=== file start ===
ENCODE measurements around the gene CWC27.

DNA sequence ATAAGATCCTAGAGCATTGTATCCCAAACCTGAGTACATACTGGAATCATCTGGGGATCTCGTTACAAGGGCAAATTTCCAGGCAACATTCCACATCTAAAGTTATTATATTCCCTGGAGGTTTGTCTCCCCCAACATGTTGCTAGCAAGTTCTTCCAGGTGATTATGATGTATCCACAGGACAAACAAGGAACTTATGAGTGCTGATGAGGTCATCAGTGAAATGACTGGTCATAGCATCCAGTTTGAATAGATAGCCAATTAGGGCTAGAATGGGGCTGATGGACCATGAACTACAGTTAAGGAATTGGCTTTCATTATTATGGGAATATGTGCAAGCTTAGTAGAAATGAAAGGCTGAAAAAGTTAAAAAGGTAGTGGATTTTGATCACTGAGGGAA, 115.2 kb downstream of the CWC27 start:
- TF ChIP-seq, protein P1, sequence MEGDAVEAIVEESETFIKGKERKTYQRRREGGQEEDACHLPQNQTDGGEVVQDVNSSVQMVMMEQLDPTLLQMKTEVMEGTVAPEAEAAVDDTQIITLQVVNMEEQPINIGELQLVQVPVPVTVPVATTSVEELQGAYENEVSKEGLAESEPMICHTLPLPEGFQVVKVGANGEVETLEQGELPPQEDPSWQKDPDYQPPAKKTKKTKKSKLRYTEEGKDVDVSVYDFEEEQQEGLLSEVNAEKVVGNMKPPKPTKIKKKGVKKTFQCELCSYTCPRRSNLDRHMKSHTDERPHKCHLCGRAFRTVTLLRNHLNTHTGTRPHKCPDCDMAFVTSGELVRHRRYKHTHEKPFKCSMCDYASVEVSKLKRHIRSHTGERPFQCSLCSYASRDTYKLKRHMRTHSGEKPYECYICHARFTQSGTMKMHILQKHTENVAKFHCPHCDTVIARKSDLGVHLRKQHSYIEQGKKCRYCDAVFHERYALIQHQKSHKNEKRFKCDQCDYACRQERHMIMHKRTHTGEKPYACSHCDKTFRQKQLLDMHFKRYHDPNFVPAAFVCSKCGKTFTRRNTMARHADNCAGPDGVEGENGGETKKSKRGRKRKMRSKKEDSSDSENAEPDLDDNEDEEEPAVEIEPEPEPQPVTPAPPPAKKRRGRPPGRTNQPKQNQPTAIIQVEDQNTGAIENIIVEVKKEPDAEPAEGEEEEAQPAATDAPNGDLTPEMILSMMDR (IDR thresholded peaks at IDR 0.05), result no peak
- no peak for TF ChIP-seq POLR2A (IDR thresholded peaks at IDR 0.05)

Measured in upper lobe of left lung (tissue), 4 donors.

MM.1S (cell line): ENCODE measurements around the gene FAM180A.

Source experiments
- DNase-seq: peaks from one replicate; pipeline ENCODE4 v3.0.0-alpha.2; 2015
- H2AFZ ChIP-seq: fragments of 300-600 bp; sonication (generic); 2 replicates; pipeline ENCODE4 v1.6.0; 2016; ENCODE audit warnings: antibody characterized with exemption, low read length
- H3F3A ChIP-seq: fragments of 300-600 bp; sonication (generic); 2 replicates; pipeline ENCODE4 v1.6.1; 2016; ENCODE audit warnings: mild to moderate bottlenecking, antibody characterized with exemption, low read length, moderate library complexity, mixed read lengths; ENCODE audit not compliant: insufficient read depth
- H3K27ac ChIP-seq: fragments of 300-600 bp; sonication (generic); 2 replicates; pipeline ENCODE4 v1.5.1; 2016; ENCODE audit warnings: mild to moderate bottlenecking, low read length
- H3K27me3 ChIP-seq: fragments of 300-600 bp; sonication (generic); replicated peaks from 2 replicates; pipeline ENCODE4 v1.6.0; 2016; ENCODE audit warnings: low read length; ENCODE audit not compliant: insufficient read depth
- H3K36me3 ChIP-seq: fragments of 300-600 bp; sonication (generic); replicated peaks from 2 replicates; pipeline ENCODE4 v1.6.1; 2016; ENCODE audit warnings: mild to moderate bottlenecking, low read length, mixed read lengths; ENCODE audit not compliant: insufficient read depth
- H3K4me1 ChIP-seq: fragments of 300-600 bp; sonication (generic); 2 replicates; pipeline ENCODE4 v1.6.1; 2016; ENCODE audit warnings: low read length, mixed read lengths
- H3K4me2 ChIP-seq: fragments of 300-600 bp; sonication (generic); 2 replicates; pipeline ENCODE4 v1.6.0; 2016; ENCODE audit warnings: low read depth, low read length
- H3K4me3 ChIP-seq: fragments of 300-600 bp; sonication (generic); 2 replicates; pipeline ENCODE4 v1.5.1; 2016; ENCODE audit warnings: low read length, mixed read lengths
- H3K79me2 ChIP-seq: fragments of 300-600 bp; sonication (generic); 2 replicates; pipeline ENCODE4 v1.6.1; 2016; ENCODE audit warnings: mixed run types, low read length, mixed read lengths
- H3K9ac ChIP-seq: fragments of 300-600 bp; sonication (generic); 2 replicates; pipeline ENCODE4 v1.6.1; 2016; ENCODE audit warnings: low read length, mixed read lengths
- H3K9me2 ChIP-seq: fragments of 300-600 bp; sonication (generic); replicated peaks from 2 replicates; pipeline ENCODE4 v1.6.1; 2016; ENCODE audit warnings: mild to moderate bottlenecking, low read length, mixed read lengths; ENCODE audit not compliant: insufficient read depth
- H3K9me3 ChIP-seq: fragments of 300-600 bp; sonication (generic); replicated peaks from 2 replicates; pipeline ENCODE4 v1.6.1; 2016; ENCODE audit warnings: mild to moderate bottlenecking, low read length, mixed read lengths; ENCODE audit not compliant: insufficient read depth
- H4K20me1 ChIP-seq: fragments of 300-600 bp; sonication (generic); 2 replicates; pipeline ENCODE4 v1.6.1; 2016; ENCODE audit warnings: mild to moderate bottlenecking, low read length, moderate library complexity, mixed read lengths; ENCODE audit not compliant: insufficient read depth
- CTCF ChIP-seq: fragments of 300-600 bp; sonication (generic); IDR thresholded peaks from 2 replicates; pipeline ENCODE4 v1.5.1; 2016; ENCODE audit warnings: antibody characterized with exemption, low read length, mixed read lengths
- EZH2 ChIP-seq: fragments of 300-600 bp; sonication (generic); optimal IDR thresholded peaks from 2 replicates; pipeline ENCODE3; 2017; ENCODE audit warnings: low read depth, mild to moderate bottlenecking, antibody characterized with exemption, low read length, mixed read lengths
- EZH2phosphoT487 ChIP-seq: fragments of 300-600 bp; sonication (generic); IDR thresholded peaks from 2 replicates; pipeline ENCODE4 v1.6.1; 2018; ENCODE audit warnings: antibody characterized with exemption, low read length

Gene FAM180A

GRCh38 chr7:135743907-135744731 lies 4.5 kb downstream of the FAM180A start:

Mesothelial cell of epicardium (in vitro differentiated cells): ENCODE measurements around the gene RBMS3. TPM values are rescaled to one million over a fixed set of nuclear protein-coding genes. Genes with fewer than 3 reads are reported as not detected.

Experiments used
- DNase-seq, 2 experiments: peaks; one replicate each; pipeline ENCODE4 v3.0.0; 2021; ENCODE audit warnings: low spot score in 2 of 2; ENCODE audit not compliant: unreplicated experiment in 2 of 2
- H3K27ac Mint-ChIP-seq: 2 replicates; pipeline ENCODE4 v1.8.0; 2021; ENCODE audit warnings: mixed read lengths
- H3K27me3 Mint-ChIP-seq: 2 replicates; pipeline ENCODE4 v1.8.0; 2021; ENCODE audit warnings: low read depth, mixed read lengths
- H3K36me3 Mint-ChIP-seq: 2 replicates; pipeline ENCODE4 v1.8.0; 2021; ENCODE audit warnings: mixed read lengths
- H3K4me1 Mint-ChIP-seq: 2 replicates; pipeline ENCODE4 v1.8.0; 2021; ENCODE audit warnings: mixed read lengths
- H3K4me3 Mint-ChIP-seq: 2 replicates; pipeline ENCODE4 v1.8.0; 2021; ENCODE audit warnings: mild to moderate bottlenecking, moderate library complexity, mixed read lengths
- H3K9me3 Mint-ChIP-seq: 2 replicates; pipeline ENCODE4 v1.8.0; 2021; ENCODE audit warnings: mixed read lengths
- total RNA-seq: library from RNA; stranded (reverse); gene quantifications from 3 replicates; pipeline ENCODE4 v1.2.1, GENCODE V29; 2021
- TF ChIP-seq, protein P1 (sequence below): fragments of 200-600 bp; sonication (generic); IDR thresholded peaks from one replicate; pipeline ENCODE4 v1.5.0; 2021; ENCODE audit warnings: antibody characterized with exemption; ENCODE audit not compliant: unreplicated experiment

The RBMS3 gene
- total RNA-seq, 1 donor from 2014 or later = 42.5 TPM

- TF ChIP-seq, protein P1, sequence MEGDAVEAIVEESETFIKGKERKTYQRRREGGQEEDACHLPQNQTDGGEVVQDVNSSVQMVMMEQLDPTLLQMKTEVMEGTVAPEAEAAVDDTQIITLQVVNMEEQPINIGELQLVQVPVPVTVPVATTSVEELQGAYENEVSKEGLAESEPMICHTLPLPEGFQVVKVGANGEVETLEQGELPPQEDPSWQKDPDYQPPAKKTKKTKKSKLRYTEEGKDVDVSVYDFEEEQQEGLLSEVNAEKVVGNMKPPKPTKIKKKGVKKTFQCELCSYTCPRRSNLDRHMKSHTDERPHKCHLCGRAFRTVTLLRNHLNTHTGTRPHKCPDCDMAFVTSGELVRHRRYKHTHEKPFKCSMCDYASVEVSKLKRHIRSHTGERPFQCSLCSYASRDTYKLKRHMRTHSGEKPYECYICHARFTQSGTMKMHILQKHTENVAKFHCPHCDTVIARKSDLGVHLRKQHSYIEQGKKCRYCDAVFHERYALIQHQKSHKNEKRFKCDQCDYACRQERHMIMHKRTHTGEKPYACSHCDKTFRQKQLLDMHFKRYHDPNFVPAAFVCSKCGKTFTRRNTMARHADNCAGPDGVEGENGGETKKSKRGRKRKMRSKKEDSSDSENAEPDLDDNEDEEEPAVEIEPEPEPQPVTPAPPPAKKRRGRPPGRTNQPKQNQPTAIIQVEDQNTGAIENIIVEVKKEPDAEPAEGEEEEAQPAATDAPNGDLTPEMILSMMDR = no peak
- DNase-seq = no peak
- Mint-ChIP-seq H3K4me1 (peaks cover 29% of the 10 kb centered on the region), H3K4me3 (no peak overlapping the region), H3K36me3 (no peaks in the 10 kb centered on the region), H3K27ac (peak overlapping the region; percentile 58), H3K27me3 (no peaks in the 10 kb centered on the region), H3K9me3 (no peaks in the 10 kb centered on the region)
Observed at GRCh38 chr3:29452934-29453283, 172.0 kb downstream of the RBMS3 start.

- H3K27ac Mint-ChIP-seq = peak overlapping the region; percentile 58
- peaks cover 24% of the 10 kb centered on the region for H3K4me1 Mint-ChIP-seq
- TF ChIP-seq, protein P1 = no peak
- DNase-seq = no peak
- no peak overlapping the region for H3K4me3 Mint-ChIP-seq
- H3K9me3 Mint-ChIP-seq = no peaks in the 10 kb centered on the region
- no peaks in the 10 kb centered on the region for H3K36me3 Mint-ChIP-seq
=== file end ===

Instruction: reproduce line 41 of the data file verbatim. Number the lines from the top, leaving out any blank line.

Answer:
- DNase-seq = no peak